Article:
It looks like we are already starting 2019 with a bang! In less than two weeks the celestial sight ‘Super Blood Wolf Moon’ is expected to excite viewers from around the world. On January 20th, we will get to witness the astronomical event, which happens to be last one until 2021! So, safe to say it’s a special one!
The lunar event, also dubbed as the “Super Blood Moon Total Lunar Eclipse”, (I know it’s a mouthful) will allow us to see three celestial events coincide, each being a phenomenal sight across the winter sky. The Wolf Moon eclipse, and other events like these, occur when the moon passes through the earth’s shadow. Each Full Moon has a specific name, depending on the distance and length of the eclipse. How did the Super Blood Wolf Moon receive its name? Easy. Tracing back to Native American times, wolves would appear outside villages and towns and howl in hunger at the full moon, hence the name. The Full Moon is not only a Supermoon but a Blood Moon as well, creating the Super Blood Wolf Moon. Moon, Moon, Moon! Talk about a mouthful.
The celestial event occurs when a full moon is closer to earth than usual, which is why it appears larger. The moon is near perigee, the closest possible distance from earth. It is slightly larger and brighter than it normally would be, though the difference can’t really be seen with the naked eye. However, a Blood Moon sees the moon change to coppery red hue due to light refraction. This time around, the Wolf Moon will be visible on the night-side of earth, which includes South America, the Eastern Pacific Ocean, the Western Atlantic Ocean, and Extreme Western Europe.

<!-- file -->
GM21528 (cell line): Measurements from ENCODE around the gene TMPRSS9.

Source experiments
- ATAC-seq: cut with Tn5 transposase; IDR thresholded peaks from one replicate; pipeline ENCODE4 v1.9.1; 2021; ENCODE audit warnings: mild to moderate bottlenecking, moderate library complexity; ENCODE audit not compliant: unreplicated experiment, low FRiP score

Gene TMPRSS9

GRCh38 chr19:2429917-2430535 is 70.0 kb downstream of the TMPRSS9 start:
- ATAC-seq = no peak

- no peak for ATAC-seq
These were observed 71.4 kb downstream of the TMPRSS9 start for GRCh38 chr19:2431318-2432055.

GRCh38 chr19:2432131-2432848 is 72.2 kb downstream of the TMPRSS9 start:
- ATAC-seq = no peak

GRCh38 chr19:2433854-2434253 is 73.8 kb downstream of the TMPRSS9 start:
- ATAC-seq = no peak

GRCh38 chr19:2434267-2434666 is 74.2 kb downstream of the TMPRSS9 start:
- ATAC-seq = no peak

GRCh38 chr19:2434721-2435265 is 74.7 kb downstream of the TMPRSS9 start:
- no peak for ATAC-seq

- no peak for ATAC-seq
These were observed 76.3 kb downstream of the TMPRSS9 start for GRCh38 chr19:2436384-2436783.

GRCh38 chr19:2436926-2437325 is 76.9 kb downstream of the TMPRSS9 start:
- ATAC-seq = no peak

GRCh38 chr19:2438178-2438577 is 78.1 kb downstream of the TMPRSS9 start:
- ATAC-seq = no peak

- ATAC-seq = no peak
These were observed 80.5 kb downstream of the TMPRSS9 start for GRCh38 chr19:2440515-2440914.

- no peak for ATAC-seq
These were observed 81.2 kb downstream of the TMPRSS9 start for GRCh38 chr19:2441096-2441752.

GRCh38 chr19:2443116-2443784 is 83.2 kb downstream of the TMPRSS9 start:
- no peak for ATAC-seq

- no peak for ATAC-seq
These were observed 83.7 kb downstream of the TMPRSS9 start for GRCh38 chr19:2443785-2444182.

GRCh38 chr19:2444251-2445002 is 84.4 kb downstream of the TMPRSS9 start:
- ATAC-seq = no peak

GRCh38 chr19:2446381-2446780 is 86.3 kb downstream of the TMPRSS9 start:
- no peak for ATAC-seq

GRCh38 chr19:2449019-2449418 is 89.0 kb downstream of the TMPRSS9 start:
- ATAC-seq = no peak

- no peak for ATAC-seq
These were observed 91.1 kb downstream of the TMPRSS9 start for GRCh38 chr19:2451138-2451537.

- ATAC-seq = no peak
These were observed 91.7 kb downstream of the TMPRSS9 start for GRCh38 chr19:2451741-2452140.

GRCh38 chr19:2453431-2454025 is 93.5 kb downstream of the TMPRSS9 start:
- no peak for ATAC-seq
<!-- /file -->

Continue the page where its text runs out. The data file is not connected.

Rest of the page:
Staring on January 20, in the Eastern time zone, the partial eclipse is expected to begin at 10:22 P.M, meaning you don’t really have to set your alarm like last time, which took place at 5 A.M! It’s dinnertime eclipse then starts at 7:33 P.M.
After the partial eclipse begins, the Full Moon goes through several series of shapes, also described as phases. At 11:30 EST one will be able to see one small bright spot that remains while the rest of the moon turns orange, resembling Mars! Totality begins at 11:41 EST or 8:41 PST. Luckily for us, there is no need for any special equipment to witness the Moon. If the clear skies allow it, all you have to do is go to your backyard or any place that is away from any street lights, especially blue lights, and enjoy the night sky! Now, you don’t want to miss this event because this eclipse will be the last one visible from North America this year. Yikes!